Results of the Consumer Expectations Survey showed that out of 545 households receiving money from abroad, only 38 percent said they had set aside a portion of the remittances for savings.
This was sharply lower than the 50.4 percent registered during the previous survey conducted in January, and slightly down from 38.3 percent recorded the previous year.
According to central bank officials, the drop in the number of households that had set aside cash for savings could signal an even faster rise in consumption in the second quarter, which could support healthy growth of the economy. Money not saved may be used for consumption or investment, they explained.
Rising consumption has its advantages, as demand for goods and services helps increase economic activity, they explained.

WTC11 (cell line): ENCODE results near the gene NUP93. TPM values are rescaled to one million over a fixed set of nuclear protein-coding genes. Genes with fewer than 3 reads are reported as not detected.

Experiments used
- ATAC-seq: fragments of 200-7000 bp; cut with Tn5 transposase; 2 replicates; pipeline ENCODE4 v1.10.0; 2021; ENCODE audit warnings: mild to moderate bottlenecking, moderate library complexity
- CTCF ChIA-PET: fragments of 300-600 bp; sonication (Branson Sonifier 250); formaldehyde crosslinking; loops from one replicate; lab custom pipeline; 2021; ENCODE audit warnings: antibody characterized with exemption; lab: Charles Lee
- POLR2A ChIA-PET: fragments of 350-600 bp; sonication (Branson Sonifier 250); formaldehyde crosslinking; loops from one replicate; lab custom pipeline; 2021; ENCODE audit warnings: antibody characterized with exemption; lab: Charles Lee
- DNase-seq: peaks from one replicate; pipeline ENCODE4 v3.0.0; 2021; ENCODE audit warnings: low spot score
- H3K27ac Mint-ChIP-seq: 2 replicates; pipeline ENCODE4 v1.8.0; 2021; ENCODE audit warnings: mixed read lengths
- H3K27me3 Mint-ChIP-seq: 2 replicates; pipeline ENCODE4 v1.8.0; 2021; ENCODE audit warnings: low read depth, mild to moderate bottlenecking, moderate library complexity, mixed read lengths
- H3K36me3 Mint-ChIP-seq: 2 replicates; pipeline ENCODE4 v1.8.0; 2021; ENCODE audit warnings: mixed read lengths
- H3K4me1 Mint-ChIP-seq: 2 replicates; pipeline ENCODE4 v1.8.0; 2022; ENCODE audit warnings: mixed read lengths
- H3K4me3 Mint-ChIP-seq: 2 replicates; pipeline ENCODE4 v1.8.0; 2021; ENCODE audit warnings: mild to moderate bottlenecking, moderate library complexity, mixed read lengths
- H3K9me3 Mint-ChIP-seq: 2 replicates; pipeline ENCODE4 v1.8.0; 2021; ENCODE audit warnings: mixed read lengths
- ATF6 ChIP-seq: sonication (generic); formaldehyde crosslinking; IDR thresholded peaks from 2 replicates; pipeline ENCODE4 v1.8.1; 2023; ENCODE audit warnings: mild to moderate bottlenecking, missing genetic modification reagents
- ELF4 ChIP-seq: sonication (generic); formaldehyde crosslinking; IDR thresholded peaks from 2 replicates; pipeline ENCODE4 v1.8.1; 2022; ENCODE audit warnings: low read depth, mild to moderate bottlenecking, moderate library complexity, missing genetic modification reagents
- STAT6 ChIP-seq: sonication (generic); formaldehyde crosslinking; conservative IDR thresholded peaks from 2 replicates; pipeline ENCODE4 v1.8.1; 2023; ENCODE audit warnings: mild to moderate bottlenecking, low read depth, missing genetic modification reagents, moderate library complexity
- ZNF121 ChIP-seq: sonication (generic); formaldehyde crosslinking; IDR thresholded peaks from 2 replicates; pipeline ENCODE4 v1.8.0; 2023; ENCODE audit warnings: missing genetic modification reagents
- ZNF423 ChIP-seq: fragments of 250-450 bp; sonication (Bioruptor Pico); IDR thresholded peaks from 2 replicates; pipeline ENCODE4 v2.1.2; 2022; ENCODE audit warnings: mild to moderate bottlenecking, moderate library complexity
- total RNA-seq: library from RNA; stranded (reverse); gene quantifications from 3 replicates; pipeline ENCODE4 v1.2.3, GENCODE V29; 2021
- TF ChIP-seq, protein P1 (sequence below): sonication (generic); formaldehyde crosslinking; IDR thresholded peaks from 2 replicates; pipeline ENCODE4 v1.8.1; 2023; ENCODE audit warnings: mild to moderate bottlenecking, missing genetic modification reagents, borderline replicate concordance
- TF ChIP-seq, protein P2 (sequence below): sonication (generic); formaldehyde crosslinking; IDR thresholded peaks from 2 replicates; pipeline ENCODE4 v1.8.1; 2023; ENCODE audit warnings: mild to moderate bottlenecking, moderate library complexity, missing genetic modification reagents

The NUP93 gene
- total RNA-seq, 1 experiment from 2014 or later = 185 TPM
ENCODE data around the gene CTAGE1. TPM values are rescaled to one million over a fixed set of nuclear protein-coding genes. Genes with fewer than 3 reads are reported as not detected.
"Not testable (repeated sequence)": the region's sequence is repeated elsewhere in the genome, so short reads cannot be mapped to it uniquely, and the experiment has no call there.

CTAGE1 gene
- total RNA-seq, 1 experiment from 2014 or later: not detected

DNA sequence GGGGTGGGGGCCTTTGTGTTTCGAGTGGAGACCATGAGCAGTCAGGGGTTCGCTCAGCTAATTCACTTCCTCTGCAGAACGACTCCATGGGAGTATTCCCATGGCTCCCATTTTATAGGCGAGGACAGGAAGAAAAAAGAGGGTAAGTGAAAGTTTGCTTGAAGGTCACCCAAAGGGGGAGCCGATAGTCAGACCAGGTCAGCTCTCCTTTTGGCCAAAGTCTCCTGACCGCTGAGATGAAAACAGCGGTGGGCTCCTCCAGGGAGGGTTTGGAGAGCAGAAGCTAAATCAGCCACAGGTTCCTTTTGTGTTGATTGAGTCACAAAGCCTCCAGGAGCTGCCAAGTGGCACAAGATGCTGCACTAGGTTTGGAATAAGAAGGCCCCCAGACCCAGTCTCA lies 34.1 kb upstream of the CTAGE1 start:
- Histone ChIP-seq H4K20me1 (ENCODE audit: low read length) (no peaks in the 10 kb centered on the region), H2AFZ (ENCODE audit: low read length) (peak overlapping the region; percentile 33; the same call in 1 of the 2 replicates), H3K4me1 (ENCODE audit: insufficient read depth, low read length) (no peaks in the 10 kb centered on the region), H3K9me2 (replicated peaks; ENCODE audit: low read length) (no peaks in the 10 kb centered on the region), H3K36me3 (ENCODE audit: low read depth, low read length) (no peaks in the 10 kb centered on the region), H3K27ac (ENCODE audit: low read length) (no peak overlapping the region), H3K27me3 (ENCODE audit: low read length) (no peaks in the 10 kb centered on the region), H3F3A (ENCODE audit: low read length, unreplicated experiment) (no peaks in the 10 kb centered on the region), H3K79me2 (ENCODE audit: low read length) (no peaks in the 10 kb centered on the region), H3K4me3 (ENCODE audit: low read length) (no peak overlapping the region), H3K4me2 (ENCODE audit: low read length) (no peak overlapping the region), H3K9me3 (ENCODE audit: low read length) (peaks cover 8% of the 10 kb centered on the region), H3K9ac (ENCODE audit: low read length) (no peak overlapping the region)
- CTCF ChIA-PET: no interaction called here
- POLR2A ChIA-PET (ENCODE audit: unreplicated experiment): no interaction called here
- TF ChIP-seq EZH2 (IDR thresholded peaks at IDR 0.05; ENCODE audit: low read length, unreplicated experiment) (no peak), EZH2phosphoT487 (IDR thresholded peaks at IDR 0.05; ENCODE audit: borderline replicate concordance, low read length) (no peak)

But Filipino households are still being encouraged to save a portion of the remittances they get to secure their future, central bank officials said. Savings, especially deposits in banks, form part of funds that are lent out to support investment initiatives.
Meanwhile, the number of OFW households that had earmarked a portion of remittances for investments also dropped year-on-year.
Survey showed that out of the 545 respondent-households nationwide, 7.2 percent said they used a portion of remittances for investments. This was lower than the 8.3 percent recorded in the April 2009 survey, but up from 5.8 percent in the January 2010 survey.
Officials said more Filipinos used portions of their money to save and invest last year, when the global economic turmoil reached its peak. The crisis prompted people to be mindful of their security by saving and investing, and consuming less, they added.
The decline this year in the number of remittance-dependent households that save and invest is consistent with projections of improving economic conditions as the global economy recovers from recession.